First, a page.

Faces of
Malaysia
Cherating

Cherating is the only real backpacker hub at the east coast of the peninsula on the mainland. Offering plenty of affordable chalets and a relaxed atmosphere, it is good place to stop for a night or two on the way up or down the east coast. The beach itself is not that spectacular and misses the palm directly at the beach. But it has a good vibe and few things you can do like taking a tour or renting a kayak up the river into the mangroves. There is also an active surfer scene when the waves are right. Cherating is located about 30km or 1h by local bus north of Kuantan.

Alor Setar

Alor Setar is the capital of the state of Kedah. It is a transit point for trips to Thailand and to Pulau Langkawi. The ferry to Langkawi departs from Kuala Kedah, just few minutes outside of Alor Setar. The city is a center of Malay culture and is surrounded by paddie fields .

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Crossroads by Jim Baker

A popular history of Malaysia and Singapore

Author:
Jim Baker

Title: 
Crossroads - a popular history of Malaysia and Singapore

Published:
First Edition  (1999)
Second Edition (2008)
Third Edition (2014)


 

Selected snippets from the book:

defining the terms Malays, Malaya, Malayans, Malaysia and Malaysians:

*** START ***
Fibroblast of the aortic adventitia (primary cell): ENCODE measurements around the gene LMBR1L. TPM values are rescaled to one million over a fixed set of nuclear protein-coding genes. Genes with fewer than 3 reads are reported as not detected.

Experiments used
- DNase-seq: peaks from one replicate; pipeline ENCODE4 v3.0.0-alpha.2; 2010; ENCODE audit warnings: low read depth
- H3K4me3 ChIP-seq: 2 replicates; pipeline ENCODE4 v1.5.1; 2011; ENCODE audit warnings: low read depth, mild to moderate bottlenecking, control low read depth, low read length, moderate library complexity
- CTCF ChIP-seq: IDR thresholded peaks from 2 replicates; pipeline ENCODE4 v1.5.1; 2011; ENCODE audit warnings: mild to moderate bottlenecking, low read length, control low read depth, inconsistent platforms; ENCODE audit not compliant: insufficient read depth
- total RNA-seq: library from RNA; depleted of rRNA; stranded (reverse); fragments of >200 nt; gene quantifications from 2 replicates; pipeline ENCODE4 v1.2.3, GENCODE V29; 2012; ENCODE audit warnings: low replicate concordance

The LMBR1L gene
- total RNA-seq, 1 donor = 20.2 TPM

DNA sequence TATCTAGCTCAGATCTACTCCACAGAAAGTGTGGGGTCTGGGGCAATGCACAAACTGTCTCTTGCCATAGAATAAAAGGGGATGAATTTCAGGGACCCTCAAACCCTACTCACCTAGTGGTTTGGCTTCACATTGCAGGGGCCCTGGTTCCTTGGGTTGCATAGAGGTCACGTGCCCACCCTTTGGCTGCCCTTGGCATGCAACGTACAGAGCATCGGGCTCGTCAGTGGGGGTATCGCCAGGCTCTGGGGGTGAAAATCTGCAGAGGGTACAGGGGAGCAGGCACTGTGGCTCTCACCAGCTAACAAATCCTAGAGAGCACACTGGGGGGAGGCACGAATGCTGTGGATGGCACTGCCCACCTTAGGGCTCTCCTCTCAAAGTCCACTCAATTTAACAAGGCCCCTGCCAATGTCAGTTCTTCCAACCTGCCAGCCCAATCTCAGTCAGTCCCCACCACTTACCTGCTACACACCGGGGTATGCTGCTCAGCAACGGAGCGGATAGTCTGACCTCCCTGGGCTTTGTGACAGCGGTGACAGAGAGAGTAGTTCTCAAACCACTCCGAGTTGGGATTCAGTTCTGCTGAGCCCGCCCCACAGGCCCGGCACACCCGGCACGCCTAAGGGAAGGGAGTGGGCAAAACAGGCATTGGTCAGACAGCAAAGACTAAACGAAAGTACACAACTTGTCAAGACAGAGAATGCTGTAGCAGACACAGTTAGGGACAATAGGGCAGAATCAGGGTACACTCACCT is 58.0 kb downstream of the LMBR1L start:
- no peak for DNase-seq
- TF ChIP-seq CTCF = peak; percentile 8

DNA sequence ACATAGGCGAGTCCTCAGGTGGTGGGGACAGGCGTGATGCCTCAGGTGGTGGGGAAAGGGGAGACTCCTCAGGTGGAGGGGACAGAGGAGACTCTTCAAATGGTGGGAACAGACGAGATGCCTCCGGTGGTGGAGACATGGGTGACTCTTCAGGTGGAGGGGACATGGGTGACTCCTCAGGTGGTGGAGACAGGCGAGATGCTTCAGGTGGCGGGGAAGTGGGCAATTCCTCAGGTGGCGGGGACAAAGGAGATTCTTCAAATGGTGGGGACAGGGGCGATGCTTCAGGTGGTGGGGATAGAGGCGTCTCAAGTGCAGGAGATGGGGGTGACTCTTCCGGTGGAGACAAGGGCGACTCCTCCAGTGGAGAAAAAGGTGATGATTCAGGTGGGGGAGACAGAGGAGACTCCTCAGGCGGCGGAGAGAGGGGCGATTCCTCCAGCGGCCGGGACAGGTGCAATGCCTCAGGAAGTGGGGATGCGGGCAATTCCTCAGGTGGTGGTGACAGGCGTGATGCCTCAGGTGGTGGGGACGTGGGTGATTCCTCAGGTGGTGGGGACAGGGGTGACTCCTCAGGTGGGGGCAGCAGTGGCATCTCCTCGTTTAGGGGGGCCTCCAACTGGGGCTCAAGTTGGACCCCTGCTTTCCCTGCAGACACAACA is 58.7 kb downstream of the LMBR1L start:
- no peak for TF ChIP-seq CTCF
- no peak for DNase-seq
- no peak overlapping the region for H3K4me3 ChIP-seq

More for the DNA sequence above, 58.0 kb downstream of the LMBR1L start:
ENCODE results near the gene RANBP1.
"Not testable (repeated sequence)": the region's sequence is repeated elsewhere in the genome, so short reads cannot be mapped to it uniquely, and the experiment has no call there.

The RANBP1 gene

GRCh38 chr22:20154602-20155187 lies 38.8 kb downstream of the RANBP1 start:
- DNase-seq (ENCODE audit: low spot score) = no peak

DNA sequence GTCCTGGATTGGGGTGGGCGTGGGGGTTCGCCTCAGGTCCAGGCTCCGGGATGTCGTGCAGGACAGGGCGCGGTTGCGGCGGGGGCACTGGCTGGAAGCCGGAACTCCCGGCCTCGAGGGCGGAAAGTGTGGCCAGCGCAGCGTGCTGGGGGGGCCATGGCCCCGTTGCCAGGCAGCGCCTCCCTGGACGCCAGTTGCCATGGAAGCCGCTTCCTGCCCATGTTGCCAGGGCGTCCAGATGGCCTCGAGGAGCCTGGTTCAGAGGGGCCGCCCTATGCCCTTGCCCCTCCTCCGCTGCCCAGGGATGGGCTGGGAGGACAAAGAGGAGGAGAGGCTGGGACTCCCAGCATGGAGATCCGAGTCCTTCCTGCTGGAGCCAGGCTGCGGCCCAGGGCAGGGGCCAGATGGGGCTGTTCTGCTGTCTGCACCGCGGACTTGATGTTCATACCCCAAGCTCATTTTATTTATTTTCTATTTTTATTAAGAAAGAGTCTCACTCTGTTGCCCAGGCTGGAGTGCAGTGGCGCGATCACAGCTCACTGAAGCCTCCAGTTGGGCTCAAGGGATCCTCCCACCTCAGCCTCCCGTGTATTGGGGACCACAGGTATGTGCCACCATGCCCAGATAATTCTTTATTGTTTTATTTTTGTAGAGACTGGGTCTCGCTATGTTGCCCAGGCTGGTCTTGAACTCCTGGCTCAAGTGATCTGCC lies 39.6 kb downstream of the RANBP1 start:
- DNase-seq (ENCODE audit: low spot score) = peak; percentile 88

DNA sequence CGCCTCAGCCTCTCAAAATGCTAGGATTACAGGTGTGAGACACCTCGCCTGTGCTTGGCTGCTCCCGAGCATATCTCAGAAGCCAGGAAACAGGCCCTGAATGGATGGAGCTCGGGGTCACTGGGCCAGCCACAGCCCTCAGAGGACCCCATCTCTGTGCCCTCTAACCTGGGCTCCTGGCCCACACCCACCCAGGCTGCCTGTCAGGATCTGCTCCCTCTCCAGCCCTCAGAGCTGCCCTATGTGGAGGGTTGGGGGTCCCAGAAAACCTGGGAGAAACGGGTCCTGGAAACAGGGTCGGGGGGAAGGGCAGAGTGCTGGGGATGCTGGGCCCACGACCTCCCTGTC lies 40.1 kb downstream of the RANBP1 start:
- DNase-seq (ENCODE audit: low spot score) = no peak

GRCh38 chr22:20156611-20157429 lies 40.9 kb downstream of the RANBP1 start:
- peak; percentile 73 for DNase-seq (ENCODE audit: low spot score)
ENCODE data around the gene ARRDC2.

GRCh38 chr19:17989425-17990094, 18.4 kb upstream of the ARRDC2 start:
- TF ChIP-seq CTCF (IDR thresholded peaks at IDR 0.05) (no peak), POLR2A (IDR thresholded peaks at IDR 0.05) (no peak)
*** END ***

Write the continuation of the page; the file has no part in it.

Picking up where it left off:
The Malays are a racial group, and Malay is their language. The Malays make up the majority of the population of the present-day Federation of Malaysia and a minority in the Republic of Singapore. Generally, the term includes a race of people who make up a significant portion of the population of southern Thailand and most of the populations of Indonesia and Brunei, as well as a minority in the southern Philippines. Collectively, they are the Malay people but only referred to in that way by the governments of Malaysia, Brunei, Singapore and Thailand. The Malay language is spoken throughout the area but with significant differences in dialect. For example, Bahasa Indonesia and Bahasa Malaysia are quite similar. Malaya was a British creation and refers to the states formerly controlled by the British on the Malay Peninsula. The formal use of the term came into being after World War II, when the Federation of Malaya was Created and became an independent country in 1957. Prior to this, the area  was often referred to as British Malaya and included Singapore for most of the nineteenth and twentieth centuries. In this book, Malaya refers to the Malay Peninsula that eventually became British Malaya. "Malayans" refers to the inhabitants of the peninsula and later on the federation, whether they be Malay, Chinese, Indian or Eurasian. Malaysla was created in 1963 with the merger of the Federation of Singapore, Sarawak and Sabah (formerly known as British North Borneo). Singapore left the federation in 1965.